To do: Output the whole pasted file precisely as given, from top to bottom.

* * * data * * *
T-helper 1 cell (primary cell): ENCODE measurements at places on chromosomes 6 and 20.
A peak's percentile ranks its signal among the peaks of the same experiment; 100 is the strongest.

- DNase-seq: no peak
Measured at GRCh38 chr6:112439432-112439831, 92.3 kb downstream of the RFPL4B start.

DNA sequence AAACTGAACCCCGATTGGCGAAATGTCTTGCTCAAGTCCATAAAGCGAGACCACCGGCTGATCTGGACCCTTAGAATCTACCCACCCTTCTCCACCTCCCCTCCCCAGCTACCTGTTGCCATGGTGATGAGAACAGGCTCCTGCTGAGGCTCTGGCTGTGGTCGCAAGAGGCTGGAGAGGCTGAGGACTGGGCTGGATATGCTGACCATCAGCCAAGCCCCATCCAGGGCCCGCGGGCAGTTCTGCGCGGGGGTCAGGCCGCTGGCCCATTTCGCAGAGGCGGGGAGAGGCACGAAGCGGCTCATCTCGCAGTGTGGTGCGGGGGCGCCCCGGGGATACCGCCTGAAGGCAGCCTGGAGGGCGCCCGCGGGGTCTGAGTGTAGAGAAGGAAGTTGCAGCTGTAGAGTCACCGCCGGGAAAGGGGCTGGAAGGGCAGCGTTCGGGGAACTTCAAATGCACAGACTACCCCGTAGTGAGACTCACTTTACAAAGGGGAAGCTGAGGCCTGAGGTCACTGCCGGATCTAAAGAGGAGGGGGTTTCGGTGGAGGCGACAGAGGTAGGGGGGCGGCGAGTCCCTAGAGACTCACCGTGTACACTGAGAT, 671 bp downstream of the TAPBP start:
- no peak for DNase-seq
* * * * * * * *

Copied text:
T-helper 1 cell (primary cell): ENCODE measurements at places on chromosomes 6 and 20.
A peak's percentile ranks its signal among the peaks of the same experiment; 100 is the strongest.

- DNase-seq: no peak
Measured at GRCh38 chr6:112439432-112439831, 92.3 kb downstream of the RFPL4B start.

DNA sequence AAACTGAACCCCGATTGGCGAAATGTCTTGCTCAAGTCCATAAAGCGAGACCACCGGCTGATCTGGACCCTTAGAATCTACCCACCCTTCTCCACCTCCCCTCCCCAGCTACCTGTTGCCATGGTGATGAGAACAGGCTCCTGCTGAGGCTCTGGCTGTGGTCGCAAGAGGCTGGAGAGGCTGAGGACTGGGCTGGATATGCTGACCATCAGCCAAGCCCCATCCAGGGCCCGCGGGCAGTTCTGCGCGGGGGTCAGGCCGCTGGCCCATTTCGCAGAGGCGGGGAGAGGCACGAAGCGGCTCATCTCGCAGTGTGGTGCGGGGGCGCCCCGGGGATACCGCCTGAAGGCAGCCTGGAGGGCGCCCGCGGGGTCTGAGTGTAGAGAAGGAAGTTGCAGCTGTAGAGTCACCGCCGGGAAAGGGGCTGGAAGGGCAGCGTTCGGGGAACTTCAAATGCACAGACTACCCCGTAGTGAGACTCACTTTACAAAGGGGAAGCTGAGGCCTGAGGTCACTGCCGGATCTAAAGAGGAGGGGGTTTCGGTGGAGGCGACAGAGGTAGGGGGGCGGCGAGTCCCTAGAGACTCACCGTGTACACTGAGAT, 671 bp downstream of the TAPBP start:
- no peak for DNase-seq